|Last August, I cooked fresh wild sockeye salmon from Costco Wholesale in Hackensack on a stove-top grill, topped the serving pieces with a reduction of organic diced tomatoes and red wine, and accented them with chopped fresh herbs, above and below.|
By VICTOR E. SASSON
Fresh wild sockeye salmon from the Copper River in Alaska usually arrives at Costco Wholesale's New Jersey warehouses in late May or in the first week of June.
But not this year, and the bad news came Friday in a call from Costco Wholesale headquarters in Washington State.
"Yeah, it's been a real challenging season. Supplies [of fresh wild sockeye salmon] have been hand to mouth," said Lyle French, the fresh-seafood buyer at Costco headquarters in Issaqua, Wash.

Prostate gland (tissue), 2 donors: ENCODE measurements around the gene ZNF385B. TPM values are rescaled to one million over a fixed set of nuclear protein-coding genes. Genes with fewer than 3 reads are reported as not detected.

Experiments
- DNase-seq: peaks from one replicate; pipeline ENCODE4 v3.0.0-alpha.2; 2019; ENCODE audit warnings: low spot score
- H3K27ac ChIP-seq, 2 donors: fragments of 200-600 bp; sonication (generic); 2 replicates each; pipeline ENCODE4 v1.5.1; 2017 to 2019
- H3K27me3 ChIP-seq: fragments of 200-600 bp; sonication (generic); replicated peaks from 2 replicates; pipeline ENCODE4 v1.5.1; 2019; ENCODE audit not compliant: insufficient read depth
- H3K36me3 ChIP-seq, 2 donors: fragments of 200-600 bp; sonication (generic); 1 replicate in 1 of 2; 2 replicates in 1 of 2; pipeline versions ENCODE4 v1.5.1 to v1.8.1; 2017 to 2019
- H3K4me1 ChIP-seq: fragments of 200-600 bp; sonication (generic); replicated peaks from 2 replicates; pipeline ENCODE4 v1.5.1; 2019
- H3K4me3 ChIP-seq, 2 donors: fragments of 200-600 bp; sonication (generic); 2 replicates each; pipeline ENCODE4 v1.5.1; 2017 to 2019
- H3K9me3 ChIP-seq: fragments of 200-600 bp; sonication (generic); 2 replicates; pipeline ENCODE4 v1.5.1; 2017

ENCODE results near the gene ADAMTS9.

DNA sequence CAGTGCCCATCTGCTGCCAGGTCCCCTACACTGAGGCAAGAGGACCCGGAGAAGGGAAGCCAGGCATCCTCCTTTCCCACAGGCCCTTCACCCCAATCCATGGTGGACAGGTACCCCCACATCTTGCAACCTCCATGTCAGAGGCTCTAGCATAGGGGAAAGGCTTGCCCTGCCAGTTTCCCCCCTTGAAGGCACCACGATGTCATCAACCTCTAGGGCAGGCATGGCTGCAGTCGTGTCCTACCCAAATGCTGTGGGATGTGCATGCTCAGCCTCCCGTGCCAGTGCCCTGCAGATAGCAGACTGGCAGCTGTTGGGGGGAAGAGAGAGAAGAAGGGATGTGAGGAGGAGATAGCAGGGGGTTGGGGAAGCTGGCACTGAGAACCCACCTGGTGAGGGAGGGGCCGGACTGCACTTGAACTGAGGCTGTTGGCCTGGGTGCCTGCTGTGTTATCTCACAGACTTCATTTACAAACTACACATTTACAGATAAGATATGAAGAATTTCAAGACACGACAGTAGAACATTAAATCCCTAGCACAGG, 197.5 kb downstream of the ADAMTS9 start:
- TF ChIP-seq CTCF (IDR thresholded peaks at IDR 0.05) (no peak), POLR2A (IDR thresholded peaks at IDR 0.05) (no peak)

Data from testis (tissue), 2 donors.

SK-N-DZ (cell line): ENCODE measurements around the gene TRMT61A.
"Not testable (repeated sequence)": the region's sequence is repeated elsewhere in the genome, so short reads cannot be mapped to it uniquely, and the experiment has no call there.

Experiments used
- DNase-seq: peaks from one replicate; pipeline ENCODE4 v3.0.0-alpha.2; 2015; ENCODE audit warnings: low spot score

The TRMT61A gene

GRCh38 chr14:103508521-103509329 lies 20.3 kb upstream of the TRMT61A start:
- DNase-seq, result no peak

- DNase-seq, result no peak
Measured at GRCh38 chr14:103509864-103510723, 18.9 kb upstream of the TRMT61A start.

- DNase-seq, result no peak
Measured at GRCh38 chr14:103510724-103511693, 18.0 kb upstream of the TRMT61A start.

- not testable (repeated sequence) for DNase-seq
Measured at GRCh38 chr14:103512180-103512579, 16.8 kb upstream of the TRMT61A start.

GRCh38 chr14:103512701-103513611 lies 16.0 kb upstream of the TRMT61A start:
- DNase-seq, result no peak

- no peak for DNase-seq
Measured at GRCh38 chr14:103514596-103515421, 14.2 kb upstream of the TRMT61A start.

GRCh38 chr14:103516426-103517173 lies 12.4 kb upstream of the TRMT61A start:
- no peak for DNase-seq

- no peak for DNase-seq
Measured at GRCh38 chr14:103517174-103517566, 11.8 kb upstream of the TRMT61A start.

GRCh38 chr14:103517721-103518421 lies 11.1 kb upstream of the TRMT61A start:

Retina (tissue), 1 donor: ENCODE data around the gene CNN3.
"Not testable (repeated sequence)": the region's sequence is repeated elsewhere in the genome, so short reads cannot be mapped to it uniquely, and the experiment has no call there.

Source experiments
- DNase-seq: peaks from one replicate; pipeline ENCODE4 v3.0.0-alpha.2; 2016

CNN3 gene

"The fishery is about 68% below last year's catch, and the 5-year average," French said.
He said Costco was able to supply "a little bit" of fresh wild sockeye salmon to East Coast warehouses, but not enough "to sustain a full day's business."
$35 a pound
The shortages might explain why, about 10 days ago, Whole Foods Market in Paramus was selling fresh sockeye salmon for about $35 a pound.
The first Copper River sockeye usually sells for about $15 a pound at Costco.
My wife went to the Teterboro Costco on Friday morning, and found only fillets of troll-caught wild king salmon.
A week to 10 days ago, the Teterboro warehouse also had some wild king salmon from Canada, but no sockeye, which has a deeper red-orange color and a bolder taste.
French said he expects Costco's New Jersey members will start seeing more fresh sockeye on or before the Fourth of July.
Here's a post I wrote two years ago about the ascendancy of the Copper River:
Costco celebrates wild sockeye salmon